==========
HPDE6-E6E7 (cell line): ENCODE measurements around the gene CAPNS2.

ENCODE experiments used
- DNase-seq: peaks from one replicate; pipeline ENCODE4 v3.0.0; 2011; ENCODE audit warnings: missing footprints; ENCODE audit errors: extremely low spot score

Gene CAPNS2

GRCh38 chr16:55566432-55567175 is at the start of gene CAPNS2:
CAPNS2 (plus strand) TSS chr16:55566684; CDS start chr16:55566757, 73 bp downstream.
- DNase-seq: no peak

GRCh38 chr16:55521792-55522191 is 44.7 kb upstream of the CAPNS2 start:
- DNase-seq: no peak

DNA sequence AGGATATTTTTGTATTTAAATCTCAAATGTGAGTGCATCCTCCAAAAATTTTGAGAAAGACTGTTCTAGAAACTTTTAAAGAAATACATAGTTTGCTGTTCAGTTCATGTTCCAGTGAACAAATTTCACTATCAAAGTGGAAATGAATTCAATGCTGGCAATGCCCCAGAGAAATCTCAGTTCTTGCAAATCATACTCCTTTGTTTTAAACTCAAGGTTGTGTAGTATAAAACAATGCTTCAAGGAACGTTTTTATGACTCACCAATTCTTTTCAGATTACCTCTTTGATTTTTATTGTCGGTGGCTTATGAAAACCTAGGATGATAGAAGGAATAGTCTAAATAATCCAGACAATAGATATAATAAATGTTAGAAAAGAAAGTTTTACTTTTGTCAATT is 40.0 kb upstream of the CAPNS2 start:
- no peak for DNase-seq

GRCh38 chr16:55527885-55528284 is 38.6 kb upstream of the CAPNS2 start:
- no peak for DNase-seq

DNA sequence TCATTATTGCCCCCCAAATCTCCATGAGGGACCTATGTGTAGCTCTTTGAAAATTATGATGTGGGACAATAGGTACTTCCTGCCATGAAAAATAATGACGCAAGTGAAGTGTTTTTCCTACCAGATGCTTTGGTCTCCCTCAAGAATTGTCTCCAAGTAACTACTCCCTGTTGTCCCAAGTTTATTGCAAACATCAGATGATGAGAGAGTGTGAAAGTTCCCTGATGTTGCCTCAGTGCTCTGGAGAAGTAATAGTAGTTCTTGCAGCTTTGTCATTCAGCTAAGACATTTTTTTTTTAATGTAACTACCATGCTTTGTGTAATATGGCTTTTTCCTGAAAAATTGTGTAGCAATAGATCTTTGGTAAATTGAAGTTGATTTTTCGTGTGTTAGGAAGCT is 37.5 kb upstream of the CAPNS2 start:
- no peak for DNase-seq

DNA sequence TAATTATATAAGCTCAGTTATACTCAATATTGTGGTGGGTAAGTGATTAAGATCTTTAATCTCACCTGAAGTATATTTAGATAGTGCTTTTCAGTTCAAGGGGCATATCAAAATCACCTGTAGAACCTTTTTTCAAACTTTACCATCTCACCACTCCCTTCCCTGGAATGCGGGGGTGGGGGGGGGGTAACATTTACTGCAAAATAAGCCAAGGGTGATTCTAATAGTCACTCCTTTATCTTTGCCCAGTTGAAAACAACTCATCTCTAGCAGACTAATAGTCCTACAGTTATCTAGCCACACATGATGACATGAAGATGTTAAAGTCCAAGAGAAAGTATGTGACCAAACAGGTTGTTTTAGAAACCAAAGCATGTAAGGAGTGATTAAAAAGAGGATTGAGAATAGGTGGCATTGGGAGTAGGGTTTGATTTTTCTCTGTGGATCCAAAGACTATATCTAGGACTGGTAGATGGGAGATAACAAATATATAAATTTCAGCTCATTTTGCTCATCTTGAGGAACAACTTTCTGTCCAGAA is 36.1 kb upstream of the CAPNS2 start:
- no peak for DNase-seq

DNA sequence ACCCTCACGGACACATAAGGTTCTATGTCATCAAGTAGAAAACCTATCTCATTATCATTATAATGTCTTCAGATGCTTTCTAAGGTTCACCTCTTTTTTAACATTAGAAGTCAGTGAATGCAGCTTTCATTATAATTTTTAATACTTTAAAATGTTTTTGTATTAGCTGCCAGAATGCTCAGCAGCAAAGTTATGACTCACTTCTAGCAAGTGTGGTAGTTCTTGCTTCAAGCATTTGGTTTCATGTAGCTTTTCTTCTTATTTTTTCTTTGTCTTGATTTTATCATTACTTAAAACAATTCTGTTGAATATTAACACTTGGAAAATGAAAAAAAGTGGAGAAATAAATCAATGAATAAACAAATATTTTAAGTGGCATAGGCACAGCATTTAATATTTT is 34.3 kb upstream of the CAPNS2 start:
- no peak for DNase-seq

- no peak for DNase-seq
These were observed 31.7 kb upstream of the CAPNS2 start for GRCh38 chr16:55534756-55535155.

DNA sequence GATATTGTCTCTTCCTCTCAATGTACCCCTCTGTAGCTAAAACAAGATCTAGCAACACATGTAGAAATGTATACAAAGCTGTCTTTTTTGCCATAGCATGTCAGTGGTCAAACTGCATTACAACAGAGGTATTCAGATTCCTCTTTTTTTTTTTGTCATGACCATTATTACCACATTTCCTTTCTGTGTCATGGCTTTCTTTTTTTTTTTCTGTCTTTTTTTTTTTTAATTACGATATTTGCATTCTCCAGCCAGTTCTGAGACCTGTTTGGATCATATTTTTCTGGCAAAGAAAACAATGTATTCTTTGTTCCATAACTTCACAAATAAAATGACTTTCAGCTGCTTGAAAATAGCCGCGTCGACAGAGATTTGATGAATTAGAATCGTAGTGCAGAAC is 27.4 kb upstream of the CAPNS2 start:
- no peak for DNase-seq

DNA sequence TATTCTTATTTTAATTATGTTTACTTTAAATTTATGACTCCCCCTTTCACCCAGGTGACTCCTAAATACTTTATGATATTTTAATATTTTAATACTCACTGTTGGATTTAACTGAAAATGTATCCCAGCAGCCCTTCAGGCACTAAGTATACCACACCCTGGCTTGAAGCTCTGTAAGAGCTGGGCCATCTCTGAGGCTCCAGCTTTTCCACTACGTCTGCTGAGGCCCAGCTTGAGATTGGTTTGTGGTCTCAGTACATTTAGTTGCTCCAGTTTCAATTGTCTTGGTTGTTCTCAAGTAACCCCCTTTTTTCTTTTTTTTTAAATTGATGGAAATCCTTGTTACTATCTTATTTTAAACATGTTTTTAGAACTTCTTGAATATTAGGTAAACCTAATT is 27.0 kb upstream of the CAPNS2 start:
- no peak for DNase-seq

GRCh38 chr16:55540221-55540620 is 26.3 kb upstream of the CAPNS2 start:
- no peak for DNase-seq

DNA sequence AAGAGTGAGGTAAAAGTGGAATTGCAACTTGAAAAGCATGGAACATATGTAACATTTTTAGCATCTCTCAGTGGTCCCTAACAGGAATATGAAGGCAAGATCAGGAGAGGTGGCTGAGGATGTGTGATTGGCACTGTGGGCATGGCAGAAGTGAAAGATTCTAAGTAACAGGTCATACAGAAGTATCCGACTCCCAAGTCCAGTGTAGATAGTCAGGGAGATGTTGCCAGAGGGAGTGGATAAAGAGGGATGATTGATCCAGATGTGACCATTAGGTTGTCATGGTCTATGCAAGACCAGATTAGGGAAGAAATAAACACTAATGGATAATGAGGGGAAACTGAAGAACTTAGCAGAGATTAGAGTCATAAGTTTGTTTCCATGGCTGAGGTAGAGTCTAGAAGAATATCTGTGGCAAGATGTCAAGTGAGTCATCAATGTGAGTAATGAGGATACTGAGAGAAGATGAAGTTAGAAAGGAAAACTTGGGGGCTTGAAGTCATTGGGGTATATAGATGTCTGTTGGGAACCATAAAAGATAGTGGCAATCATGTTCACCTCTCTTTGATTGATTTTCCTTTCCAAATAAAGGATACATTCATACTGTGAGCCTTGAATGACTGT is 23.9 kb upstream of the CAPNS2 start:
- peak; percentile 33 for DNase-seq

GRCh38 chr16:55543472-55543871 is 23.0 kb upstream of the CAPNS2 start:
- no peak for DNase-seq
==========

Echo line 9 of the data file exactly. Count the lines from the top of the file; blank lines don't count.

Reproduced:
- DNase-seq: no peak